Bradshaw doesn't state clearly enough what I believe the real problem is: between the late 1860s when much of dog breeding in the West became divorced from working considerations with the corresponding excellent empirical grasp of genetics, and the 1960s with the beginnings of a real scientific understanding of genetics, the combination of dogs shows judging by a written conformation standard and the insidious effects of "eugenics" leading to a belief that being "purebred" was a good thing in itself, caused many (not all, by any means) breeds to go seriously astray genetically. And once the problems are established, they are hard to undo--especially with the strong commitment to purebred breeding, now largely divorced from the pernicious philosophy that originally produced it, blocking planned out-crosses to other breeds or mixes to eliminate or dilute the genetic problem while preserving the essential character of the breed. And while Bradshaw rails against "pedigree breeding," at no point does he mention the most convincing proof that we don't have to lose our breeds in order to fix them, if we allow planned out-crosses: The Pointer/Dalmatian Backcross Project, which has produced dogs that look and act no different than AKC/KC registered Dalmatians--except that they lack the Dalmatians' extremely painful problem with improper metabolism of uric acid.
It's a complete mystery to me why someone who cares so much about the long-term health and welfare of dogs would waste time talking about Jemima Harrison's sensationalist "documentary," Pedigree Dogs Exposed, and not talk about the Pointer/Dal backcross project, which proves we can solve the problems without losing the breeds we love.
On balance, this really is a very good book, and I do recommend it. Read it, argue with it, come back here and tell me what you think about it!
No free galley on this one; I bought the ebook.
His training philosophy makes alot of sense. He explains that dogs need to be taught boundaries, and that permissiveness is inhumane. This leads to behavior problems which leads to the pound and euthanasia. The fate is no different than that of a dog who has been chained up and abused all its life. It annoys me when people spoil their dogs and don't bother to teach them how to safely get along in a human world. This is very detrimental to your dog, just as it would be detrimental if you allowed your child not to go to school. He also explains how the application of punishment is not a good way to train your dog. I wish more people would realize that, because every time I go out, I see someone walking their dog who is either ignorant of this fact, or does not want to learn.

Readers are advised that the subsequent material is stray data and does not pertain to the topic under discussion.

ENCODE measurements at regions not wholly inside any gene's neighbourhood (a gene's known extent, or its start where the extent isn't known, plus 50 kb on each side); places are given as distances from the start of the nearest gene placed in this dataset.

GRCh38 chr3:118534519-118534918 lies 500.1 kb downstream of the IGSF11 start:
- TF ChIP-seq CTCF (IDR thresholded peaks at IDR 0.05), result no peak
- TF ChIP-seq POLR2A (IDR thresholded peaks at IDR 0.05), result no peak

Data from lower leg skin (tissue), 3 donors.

The information in this book was very well laid out and I appreciate his description of the evolution of dogs, and how that information is applicable to your current dog. You cannot understand your pet unless you have a comprehensive understanding of his ancestors and origins. Bradshaw did a very excellent job of delineating all the latest research and compiling it into a coherent concept on dog behavior.
I really enjoyed how he explained what goes on in a dog's brain when he uses his nose. As humans, this is a very foreign concept to us. He goes on to say how in order to truly treat your dog well, you need to appreciate that his nose is his primary way of receiving information, no matter how gross it may seem to us. Not letting your dog sniff another dog's butt is the equivalent to hiding your face when you meet someone new. This behavior certainly would not lead to a pleasant introduction and you would likely come off as rude and antisocial.
He also puts to rest the controversial breed discrimination based on the fact that irresponsible owners are more likely to choose dogs that "look tough," and consequently mistreat them. It's a nature versus nurture debate, and he explains how puppyhood experiences influence behavioral gene expression. The truth is you can adopt a pit bull and as long as that dog is raised as any dog should; with consistent training, boundaries, and exercise, the dog is likely to turn out fine. More people need to realize this, and it's unfortunate that so many dogs are being killed just because of a specific look.
Because Bradshaw champions ethical treatment of animals, encourages rescue, and promotes spay/neuter, I give him three stars. Otherwise, based solely on literary grounds, I would give two stars.
I enjoy the theories, but was hoping for more hands-on advice in working with dogs. As others have said, far too much time is spent on tedious genetic data, and an attempt to convince the reader that dogs are not wolves. It's almost as if he's expecting us to argue the point, when I agreed with it fairly quickly. Differentiating between dogs and wolves, and especially between wolves in the wild vs. captive wolves was extremely useful. However, to presume that wolf behavior doesn't ever apply to dogs is premature. If you have worked with feral dogs, you will notice they have some wolf-like traits, and by understanding wolves a little, you can be more successful in socializing these dogs.